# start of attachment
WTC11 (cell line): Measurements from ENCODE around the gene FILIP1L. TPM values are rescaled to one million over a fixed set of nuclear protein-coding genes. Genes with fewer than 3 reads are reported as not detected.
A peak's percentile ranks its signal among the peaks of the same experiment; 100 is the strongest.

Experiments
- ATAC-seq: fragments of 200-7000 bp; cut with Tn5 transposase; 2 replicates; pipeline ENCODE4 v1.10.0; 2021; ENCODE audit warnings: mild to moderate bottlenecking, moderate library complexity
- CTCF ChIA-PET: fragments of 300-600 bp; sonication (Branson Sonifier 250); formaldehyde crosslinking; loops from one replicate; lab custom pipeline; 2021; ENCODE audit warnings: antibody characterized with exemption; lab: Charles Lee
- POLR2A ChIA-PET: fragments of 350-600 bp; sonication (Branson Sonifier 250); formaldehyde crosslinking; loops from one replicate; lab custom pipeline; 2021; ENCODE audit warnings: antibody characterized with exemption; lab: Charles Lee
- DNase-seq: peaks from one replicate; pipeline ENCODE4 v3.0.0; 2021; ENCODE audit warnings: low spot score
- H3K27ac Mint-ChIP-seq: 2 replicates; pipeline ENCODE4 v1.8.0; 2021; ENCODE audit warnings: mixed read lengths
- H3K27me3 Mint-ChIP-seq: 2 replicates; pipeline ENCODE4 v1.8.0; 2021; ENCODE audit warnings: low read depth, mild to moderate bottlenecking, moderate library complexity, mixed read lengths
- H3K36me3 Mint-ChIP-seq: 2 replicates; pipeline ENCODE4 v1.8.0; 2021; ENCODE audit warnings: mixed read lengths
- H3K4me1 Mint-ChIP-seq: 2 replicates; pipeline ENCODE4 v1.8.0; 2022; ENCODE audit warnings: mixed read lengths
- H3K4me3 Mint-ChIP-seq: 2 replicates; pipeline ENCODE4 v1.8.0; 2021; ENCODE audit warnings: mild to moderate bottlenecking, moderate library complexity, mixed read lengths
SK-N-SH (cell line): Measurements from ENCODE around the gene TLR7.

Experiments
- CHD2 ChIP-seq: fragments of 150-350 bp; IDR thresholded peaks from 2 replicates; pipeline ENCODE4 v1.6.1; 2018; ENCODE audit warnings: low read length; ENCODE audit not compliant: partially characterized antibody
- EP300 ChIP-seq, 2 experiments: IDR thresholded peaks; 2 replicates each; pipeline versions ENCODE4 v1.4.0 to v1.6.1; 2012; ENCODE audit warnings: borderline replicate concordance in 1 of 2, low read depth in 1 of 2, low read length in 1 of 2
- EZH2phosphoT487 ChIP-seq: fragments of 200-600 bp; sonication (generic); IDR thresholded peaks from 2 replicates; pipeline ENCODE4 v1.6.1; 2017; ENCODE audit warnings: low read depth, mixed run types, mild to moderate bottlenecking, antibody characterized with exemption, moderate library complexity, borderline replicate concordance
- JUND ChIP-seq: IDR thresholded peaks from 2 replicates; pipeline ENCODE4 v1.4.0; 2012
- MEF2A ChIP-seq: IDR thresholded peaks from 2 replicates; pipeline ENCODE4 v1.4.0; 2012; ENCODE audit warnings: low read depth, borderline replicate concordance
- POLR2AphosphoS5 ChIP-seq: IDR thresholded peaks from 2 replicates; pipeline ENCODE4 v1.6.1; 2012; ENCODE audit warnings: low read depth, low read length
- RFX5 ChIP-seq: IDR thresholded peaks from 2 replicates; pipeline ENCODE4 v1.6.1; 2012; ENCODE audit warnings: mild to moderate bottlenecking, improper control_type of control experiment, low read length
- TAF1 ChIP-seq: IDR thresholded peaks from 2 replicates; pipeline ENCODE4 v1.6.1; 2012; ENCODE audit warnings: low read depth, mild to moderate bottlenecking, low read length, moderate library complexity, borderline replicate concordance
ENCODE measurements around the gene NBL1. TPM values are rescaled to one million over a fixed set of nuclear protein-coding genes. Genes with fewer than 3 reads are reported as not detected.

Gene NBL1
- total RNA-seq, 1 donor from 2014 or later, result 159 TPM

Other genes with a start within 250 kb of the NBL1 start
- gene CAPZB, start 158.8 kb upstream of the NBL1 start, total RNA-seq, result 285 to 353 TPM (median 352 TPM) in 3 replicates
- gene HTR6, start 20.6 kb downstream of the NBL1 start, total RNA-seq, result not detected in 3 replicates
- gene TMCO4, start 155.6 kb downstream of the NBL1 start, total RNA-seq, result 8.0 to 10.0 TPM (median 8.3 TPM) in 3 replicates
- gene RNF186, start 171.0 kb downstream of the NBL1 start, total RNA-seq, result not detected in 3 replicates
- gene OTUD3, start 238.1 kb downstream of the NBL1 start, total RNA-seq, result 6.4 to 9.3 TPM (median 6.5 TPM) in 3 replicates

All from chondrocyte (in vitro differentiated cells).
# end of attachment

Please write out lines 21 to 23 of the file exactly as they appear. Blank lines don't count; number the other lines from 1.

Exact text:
- RFX5 ChIP-seq: IDR thresholded peaks from 2 replicates; pipeline ENCODE4 v1.6.1; 2012; ENCODE audit warnings: mild to moderate bottlenecking, improper control_type of control experiment, low read length
- TAF1 ChIP-seq: IDR thresholded peaks from 2 replicates; pipeline ENCODE4 v1.6.1; 2012; ENCODE audit warnings: low read depth, mild to moderate bottlenecking, low read length, moderate library complexity, borderline replicate concordance
ENCODE measurements around the gene NBL1. TPM values are rescaled to one million over a fixed set of nuclear protein-coding genes. Genes with fewer than 3 reads are reported as not detected.